Friday, September 9, 2022

Tomorrow: The Minister of Happiness vs. The Secretary of Swing

Yesterday afternoon, I was talking with a tennis fan, and I told her to be sure and watch the first semifinal on Arthur Ashe because it would be so exciting. Imagine my surprise when it was not only not exciting, but also a one-sided shut-down. I don't know what happened to Cincinnati champion Caroline Garcia (I don't accept Chris Evert's "She peaked too early" explanation--Garcia is made of better stuff than that), but she was a mere shadow of the player who won Cincinnati and cruised through the first five rounds of the U.S. Open

My comment isn't intended to take anything away from Garcia's opponent, Ons Jabeur, who was certainly a big part of what happened to Garcia. Jabeur, who is always difficult to play because of her creative shot-making, also brought an on-fire serve to her semifinal match against Garcia. The Tunisian star hit eight aces and 21 winners in the 66-minute match, in which she never gave her opponent a single chance to break. Still, considering the brilliance of Garcia's 13-match win streak, her 1-6, 3-6 loss was a big surprise.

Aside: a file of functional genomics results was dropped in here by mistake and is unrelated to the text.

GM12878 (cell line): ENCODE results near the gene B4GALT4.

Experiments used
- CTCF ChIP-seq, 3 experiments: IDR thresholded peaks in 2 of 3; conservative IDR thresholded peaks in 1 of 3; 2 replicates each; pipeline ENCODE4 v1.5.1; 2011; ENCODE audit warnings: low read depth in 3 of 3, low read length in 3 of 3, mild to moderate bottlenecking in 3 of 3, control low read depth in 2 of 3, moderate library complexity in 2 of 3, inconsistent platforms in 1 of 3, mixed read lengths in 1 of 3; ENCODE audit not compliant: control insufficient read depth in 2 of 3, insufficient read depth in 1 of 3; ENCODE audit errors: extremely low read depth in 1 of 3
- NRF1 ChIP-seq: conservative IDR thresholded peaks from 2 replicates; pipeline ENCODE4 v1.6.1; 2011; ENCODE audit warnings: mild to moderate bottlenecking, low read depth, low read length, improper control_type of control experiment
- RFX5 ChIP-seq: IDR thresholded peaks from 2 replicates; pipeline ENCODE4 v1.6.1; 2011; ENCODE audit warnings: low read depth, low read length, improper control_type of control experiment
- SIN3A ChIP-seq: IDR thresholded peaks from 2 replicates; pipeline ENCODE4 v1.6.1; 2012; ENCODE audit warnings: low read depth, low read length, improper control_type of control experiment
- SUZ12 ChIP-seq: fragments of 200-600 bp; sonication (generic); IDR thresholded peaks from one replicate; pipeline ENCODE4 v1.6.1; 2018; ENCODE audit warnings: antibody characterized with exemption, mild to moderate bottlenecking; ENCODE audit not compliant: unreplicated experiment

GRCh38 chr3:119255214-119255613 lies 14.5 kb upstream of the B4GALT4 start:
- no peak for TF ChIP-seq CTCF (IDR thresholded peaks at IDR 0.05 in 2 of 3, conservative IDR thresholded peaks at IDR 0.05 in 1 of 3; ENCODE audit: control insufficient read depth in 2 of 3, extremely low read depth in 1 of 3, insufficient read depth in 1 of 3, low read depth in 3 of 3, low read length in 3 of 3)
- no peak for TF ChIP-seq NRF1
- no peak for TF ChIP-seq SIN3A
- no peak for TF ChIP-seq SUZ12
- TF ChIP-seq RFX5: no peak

The second semifinal was a different story altogether. Aryna Sabalenka, in the U.S. Open semifinals for the second year in a row, had to deal with world number 1 Iga Swiatek, normally a formidable task. But Swiatek hasn't looked that comfortable throughout the New York event, and it wasn't unreasonable to think that the huge-hitting Sabalenka might be the one to stop her run.

Sure enough, the sixth seed easily overwhelmed Swiatek in the first set, which she won, 6-3. The loss apparently woke Swiatek up, because--as I like to say--when she returned to the court for the second set, she remembered who she was. Swiatek steamrolled Sabalenka 6-1.

The third set was exactly what one would have expected--a tight contest in which the momentum rapidly shifted. At 4-all, the tension was palpable. But it was the world number 1 who--once again, remembering who she was--brought the whole thing to a close with a 3-6, 6-1, 6-4 victory.

Here are the players' paths to the final:

round 1-def. Jasmine Paolini
round 2--def. Sloane Stephens
round 3--def. Lauren Davis
round of 16--def. Jule Niemeier
quarterfinals--def. Jessica Pegula (8)
semifinals--def. Aryna Sabalenka (6)

round 1--def. Madison Brengle
round 2--def. Elizabeth Mandlik
round 3--def. Shelby Rogers
round of 16--def. Veronika Kudermetova (18)
quarterfinals--def. Ajla Tomljanovic
semifiunals--def. Caroline Garcia (17)

Also yesterday, 3rd seeds Barbora Krejcikova and Katerina Siniakova won their semifinal match. If the Czech pair wins the U.S. Open, they will be the owners of what I've decided to name the Super Golden Career Slam. Stay tuned.

And also yesterday: Top seed Diede De Groot won her quarterfinal match when her opponent retired, and she and partner Aniek Van Koot won their quarterfinal doubles match.

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